France on Wednesday denounced China’s large-scale “institutionalized repression” of the Uighur Muslims in the UN Human Rights Council.

“From the Chinese region of Xinjiang we have received testimonies and corroborating documents, which describe unjustifiable practices against the Uighurs and a system of surveillance and institutionalized repression on a large scale,” said French Foreign Minister Jean Yves Le Drian at the ongoing UN session in Geneva which he attended via video link.

As a voting member at the council, France also raised the regression of human rights in Russia, particularly highlighting the assassination attempt on opposition figure Alexey Navalny, who is currently in prison; violence in Belarus; the civil war in Syria; the armed conflict and famine in Yemen; and the military coup in Myanmar.

China has denied rights abuse of the Uighur Muslims, despite mounting evidence gathered by international rights groups against Beijing.

Embassy responds

The Chinese Embassy in Paris in a series of tweets termed the acts of “genocide”, “forced labor”, “forced sterilization”, “systematic rape and torture” as “lies” and “more than absurd.”

“These lies are the tools of the Western anti-Chinese forces to demonize China. It is insulting the 1.4 billion Chinese, including the 25 million multiethnic inhabitants of Xinjiang!” one of the tweets read.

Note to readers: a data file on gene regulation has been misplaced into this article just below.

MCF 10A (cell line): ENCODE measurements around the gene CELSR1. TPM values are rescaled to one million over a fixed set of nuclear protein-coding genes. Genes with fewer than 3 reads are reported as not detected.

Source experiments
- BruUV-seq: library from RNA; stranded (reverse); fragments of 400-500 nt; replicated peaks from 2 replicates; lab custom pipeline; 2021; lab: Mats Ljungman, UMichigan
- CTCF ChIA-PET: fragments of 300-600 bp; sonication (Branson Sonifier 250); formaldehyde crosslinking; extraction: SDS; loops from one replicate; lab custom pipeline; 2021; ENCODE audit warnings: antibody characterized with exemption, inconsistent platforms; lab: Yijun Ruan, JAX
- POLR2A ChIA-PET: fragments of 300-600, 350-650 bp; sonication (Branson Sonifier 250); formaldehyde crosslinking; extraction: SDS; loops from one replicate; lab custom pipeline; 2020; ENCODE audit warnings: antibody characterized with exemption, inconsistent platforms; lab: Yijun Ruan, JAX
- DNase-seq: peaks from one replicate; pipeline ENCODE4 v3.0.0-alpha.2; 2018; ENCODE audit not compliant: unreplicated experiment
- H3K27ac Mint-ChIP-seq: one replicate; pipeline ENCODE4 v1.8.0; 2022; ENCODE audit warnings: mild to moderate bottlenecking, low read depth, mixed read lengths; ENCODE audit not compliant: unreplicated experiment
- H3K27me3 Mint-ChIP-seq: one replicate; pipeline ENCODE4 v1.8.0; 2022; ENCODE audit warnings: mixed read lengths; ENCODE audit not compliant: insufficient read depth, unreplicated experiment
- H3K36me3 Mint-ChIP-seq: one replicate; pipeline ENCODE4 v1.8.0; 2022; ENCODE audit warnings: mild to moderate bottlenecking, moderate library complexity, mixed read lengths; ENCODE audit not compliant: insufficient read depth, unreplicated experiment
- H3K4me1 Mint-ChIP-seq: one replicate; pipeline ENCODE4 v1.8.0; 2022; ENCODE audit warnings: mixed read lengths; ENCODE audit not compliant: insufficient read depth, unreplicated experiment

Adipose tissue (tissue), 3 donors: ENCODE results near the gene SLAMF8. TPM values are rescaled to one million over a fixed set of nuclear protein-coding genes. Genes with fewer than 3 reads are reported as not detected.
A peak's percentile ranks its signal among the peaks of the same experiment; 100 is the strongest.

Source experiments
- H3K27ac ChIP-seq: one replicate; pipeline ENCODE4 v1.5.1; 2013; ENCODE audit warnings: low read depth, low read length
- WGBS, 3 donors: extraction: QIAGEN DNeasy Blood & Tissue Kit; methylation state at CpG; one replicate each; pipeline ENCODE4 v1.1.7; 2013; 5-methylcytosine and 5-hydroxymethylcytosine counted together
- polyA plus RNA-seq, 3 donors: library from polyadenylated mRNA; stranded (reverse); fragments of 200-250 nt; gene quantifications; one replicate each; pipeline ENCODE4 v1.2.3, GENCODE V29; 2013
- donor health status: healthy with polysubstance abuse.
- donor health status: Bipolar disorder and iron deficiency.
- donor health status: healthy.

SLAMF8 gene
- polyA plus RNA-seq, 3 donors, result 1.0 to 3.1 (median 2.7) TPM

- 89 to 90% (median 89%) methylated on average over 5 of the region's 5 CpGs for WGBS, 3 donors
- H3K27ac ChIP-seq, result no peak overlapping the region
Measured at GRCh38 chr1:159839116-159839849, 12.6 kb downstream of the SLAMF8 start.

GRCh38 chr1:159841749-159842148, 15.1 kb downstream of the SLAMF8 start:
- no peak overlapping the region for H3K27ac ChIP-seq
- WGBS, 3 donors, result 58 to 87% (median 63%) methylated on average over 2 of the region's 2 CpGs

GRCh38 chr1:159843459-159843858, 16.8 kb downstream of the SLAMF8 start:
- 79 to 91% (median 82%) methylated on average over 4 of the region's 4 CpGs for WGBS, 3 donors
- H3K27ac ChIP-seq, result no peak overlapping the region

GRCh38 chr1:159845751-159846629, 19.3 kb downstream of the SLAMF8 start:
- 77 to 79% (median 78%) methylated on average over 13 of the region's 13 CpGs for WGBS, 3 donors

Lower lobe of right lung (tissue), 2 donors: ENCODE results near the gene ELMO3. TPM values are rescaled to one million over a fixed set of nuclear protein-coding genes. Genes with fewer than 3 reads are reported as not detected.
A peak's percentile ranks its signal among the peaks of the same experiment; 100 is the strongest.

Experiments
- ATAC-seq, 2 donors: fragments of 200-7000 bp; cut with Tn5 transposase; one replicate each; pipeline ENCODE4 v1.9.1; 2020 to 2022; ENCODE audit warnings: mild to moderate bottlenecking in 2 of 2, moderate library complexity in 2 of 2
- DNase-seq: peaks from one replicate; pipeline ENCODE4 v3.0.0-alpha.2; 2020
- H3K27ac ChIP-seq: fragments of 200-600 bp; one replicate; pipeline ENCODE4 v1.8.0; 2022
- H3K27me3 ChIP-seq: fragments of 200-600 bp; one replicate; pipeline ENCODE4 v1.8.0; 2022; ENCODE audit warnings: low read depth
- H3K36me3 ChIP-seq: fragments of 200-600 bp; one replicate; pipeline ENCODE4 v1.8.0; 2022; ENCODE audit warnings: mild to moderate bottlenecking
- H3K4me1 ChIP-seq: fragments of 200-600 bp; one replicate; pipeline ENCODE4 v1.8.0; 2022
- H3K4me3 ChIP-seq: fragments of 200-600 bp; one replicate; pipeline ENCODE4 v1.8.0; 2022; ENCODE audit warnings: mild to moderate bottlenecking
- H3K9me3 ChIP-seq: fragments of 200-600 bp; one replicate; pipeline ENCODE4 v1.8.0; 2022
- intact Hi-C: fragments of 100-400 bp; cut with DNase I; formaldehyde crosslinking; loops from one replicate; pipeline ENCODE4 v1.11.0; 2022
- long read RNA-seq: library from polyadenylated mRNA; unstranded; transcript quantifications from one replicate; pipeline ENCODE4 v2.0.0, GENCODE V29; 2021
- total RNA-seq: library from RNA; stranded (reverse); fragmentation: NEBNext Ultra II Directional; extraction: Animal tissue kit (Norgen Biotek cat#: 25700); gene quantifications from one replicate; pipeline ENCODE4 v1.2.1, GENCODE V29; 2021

On the testimony of Gulbahar Haitiwaji, a French resident of Uighur origin, who was imprisoned and sent to a re-education camp, the embassy posted another set of tweets stating: “Instead of being grateful to Chinese justice for its leniency, Haitiwaji no longer hid her separatist and terrorist character and concocted so-called ‘suffering’ in China.”

In her book, Survivor of the Chinese Gulag, Haitiwaji recalls the nightmare endured during her three-year imprisonment and narrates the first-hand account of torture as well as witnessing the physical and psychological ordeal and surveillance by the authorities in the camps. She also writes about the forced inoculation of women in the camps after which they stopped menstruating. “I, who already stopped having my period, tried to reassure them. But deep inside, a terrible thought already began to take shape: Are they sterilising us?” an extract from the book reads.

The Chinese Embassy in its tweet said: “[Haitiwaji] visited relatives and friends and traveled to Urumqi, Karamay, Ili, Altay and other places, where does detention and torture come from? What is even more grotesque is that she claims to have been ‘sterilized’. At 55?.”

Reportedly, she was pronounced innocent and allowed to leave Xinjiang, an autonomous region of China where the Uighurs live, following diplomatic intervention by France. She returned to Paris last year.

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